Product progression is always interesting to see. In particular, I like to see products that grew up around one platform developing into adjacent platforms. Early hyperconverged infrastructure (HCI) products usually only supported one hypervisor—most commonly, vSphere, as VMware dominated data center virtualization. But vSphere isn’t the only hypervisor in town, and recently, we have seen more HCI products that support multiple hypervisors. Supporting multiple hypervisors opens up more of a market for HCI vendors and provides options for customers. Multi-hypervisor support is not created equal in all HCI products.
At first, a lot of lip service was paid to multiple hypervisors: “Yes, we support Hyper-V or KVM, but 99% of customers use vSphere.” This level of support doesn’t really help customers—it just fills a tick box on the buyer’s checklist: “Does the product support multiple hypervisors (Y/N)?” Neither the buyer nor the HCI company really expects the alternative hypervisors to be used. Of course, one or two customers don’t get that message and end up getting burnt with the incomplete support for the alternatives. The issues with early Hyper-V on Nutanix problems, where the boot SSD wore out prematurely because Windows writes a lot to the boot volume, are examples. Such issues are easily resolved with engineering that is a bit better; however, that engineering doesn’t happen until there is strong market desire to use the alternative hypervisor.
There is an excellent argument for HCI vendors using an open-source hypervisor, usually KVM. It centers on the visibility of the product roadmap. The HCI vendor has more clarity and even control of the open-source hypervisor than it has with vSphere or Hyper-V. The process to validate new versions of the HCI platform or the hypervisor are all under the HCI vendor’s control. Even better, the development process for the hypervisor is open, so the HCI vendor sees far more of the roadmap and progress as new features are developed. This way, there are no surprises, such as when VMware changes the way ESXi accesses storage between versions.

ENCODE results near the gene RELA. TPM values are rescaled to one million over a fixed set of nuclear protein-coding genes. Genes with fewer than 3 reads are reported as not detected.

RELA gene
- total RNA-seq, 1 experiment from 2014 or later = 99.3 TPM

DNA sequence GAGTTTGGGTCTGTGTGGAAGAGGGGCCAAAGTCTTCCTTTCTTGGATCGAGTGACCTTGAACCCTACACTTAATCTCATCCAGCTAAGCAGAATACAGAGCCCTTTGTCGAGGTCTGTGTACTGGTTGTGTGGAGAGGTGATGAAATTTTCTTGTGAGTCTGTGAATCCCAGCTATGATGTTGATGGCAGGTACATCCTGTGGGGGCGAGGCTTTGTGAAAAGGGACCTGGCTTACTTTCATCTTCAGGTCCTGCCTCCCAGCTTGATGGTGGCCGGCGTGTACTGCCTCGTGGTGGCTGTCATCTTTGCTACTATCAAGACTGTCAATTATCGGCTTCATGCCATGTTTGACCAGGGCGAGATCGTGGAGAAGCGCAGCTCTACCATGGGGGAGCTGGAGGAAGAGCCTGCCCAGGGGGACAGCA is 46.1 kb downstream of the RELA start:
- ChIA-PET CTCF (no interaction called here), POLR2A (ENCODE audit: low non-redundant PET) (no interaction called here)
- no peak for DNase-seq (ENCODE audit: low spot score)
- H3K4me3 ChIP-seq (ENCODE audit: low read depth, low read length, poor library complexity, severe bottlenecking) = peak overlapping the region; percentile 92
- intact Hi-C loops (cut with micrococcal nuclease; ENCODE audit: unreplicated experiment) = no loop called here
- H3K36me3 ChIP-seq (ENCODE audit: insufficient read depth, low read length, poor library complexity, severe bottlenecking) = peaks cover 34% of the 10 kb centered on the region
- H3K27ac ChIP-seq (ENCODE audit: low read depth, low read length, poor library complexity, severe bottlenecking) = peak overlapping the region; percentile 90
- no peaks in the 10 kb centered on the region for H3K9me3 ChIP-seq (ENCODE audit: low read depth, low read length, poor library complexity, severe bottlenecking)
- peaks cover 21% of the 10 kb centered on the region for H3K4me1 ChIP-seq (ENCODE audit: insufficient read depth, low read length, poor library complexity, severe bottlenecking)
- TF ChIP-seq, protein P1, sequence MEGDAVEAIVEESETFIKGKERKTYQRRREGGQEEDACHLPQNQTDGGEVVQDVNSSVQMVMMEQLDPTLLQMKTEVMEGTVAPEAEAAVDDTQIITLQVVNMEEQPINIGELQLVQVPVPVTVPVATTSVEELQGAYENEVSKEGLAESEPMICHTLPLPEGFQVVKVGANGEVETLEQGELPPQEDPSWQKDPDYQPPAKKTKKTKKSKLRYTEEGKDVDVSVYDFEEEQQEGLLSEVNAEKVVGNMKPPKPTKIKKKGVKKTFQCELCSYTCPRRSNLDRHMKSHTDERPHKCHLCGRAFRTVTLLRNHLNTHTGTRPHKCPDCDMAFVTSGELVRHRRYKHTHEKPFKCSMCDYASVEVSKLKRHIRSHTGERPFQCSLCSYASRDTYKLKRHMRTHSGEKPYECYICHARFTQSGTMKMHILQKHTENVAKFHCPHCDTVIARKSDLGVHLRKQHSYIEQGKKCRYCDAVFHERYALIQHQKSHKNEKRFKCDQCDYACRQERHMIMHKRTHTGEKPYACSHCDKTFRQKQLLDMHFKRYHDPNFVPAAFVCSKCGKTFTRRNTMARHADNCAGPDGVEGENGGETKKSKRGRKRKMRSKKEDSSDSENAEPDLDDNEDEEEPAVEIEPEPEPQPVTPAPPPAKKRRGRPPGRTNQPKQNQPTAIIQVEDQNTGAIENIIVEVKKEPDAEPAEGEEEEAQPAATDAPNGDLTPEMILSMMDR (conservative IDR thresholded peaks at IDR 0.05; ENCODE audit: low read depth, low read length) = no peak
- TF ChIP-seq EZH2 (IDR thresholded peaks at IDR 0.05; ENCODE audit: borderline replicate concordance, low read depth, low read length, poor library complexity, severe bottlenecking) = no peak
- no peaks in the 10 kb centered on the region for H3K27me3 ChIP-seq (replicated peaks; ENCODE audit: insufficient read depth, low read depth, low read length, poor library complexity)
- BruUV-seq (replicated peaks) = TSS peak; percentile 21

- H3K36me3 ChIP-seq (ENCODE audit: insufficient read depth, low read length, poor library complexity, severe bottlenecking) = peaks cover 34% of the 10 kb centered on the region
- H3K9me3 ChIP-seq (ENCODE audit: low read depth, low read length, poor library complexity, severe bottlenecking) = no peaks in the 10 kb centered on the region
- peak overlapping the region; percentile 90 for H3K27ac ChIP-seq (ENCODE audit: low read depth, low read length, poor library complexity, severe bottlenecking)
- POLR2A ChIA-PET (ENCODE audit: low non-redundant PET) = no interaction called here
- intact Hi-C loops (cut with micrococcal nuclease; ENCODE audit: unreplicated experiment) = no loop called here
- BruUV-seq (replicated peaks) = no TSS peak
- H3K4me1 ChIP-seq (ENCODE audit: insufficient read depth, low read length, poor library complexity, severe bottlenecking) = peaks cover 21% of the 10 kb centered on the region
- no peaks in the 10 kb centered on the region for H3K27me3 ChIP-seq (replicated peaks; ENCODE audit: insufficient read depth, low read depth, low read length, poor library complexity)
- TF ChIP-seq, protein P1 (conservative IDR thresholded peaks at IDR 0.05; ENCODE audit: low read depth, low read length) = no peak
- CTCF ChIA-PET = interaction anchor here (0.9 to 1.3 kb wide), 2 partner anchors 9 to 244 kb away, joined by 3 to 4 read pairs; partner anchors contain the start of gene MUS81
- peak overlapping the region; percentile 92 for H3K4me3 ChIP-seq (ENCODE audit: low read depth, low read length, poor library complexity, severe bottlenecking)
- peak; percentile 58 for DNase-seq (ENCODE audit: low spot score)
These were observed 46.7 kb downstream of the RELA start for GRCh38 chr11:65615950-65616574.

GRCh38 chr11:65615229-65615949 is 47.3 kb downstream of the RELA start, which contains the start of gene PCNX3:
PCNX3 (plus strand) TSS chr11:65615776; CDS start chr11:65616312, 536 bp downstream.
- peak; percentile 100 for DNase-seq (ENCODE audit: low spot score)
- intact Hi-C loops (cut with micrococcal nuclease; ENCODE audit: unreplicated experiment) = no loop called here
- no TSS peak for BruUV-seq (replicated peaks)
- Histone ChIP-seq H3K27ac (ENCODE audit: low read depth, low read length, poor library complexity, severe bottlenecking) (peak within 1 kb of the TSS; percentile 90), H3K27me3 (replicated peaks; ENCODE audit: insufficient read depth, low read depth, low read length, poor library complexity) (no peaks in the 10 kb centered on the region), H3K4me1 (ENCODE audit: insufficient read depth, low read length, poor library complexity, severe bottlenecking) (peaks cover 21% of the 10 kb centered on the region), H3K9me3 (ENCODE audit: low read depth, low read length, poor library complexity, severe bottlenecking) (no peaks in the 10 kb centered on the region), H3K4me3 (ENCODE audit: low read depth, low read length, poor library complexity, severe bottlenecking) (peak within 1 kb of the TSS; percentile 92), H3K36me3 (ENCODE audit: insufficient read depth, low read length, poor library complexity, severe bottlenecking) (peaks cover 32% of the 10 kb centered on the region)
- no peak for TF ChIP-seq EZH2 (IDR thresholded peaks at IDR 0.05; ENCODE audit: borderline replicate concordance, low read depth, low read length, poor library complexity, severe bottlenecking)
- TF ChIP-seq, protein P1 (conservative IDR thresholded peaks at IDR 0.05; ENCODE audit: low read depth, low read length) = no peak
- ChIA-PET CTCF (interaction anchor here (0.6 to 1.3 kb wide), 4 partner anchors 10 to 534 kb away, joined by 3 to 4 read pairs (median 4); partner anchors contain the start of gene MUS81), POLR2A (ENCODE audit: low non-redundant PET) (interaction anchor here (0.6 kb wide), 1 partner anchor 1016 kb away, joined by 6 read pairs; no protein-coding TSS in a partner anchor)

There is a commercial reason for HCI vendors to want options beyond vSphere. VMware has been very focused on its own HCI solution, vSAN. Now, VMware is competing with the HCI vendors, as are server vendors who have vSAN-ready hardware. The HCI vendors need a more differentiated offering; they need capabilities that vSAN does not. Multi-hypervisor support is one obvious direction. There is an economic reason, too. If HCI customers don’t need to buy vSphere licenses, then HCI vendors can offer a cheaper solution without cutting their profit on each sale. The vSphere license can be as much as a third of the acquisition cost of an HCI platform. Without the hypervisor cost, it is economical to use smaller physical server configurations and so to keep the total solution cost lower and attractive to more customer requirements.
There is still a significant challenge migrating existing environments to a new hypervisor. Usually, it takes considerable effort to migrate VMs from one hypervisor to another. The result is that often, an alternative hypervisor is used for a new workload, rather than to replace the hypervisor under an existing application workload. Tools that simplify the migration from one hypervisor to another will help with sales of multi-hypervisor HCI. The second impediment is the change of operational tools and processes. VMware’s vCenter does not manage KVM or Hyper-V VMs. Customers moving to a new hypervisor will be wary of the changes to management tools, as well as to VMs.
With that stage set: Maxta recently announced that it has a partnership with Red Hat for a KVM-based HCI platform. Maxta has a software-only HCI product that allows customers to pick their own collection of hardware to suit their workload. Now, Maxta customers can also select their choice of hypervisor (VMware or Red Hat) to satisfy their requirements. Software-only HCI is very attractive to markets where budgets are tight and skilled people are cheap. The cost saving of separating hardware and software comes with a requirement for more expertise at making them work together. In markets like the US and EMEA, where these skills are expensive, we see appliance-based approaches win. The vendor does the integration and charges a premium for the integrated product. Maxta has had a lot of success in China, where price reigns and skilled staff aren’t paid US salaries. Maxta has a partnership with Lenovo, which is probably helping it in China. With the right partnerships, Maxta could have similar success in the other BRICs economies (Brazil, Russia, India, China). Maxta should also embrace more of Red Hat’s products, such as CloudForms (a cloud management platform) and OpenShift (a container platform) to deliver more value.
Putting Red Hat virtualization on the Maxta platform is just a part of the engineering, a crucial part of the “VMware escape pod” that makes moving VMs from vSphere to Red Hat virtualization simple. The escape pod is a clear poke at Maxta’s long-time partner VMware. Poking at bigger companies is one of Maxta’s traits. At VMworld, Maxta ran a campaign targeting Nutanix, which seemed to irritate some Nutants. Someone later raided the Maxta stand and removed marketing materials.
Maxta is having success in non-US markets and is likely to see more progress with Red Hat virtualization in more non-US markets. There may come a day when Maxta is widely used in small cloud platforms in the US, where price reigns.